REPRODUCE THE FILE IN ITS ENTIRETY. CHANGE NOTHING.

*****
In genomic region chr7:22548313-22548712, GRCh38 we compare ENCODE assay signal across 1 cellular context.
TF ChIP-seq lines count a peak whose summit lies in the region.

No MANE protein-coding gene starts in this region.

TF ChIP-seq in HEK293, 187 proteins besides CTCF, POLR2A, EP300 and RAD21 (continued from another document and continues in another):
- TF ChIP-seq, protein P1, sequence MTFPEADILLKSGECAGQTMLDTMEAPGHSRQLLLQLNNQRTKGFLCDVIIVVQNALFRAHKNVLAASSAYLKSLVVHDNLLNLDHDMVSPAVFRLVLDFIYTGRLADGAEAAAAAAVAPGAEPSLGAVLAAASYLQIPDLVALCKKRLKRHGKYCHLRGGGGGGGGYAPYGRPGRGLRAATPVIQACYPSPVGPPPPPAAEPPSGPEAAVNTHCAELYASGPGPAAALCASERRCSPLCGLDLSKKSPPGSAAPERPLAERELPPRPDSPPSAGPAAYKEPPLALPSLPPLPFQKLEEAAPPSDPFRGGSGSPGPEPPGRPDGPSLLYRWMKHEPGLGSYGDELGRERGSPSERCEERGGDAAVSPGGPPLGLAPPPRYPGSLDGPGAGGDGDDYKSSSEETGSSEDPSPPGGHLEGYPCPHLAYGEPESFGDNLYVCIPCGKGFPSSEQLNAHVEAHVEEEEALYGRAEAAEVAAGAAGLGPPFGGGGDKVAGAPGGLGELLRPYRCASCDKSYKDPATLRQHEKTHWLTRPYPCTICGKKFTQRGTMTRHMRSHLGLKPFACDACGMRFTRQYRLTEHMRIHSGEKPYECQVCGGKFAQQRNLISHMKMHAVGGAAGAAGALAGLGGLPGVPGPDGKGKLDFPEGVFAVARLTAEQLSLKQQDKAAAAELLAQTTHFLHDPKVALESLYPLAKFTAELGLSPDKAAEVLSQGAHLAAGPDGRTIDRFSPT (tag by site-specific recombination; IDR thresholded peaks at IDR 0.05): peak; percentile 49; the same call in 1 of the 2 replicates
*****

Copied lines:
In genomic region chr7:22548313-22548712, GRCh38 we compare ENCODE assay signal across 1 cellular context.
TF ChIP-seq lines count a peak whose summit lies in the region.

No MANE protein-coding gene starts in this region.

TF ChIP-seq in HEK293, 187 proteins besides CTCF, POLR2A, EP300 and RAD21 (continued from another document and continues in another):
- TF ChIP-seq, protein P1, sequence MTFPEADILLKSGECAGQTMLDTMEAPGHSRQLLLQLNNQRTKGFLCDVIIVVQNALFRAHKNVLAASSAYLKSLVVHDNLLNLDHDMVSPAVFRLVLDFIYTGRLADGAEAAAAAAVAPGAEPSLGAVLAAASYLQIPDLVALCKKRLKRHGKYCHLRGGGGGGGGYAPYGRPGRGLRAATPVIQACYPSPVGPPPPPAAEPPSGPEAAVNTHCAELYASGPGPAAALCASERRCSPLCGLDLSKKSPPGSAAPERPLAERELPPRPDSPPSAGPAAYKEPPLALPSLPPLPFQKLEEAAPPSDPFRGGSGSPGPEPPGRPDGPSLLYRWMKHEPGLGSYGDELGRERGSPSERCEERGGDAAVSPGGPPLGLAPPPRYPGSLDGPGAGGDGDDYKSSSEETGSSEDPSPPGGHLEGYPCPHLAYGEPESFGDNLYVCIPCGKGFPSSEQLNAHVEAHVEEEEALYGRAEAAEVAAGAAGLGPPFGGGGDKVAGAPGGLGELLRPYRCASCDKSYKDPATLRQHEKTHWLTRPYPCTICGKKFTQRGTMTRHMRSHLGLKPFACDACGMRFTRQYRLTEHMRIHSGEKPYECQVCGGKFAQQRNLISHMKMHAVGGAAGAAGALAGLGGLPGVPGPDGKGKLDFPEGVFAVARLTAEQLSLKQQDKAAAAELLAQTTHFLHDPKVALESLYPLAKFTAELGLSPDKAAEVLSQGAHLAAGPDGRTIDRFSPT (tag by site-specific recombination; IDR thresholded peaks at IDR 0.05): peak; percentile 49; the same call in 1 of the 2 replicates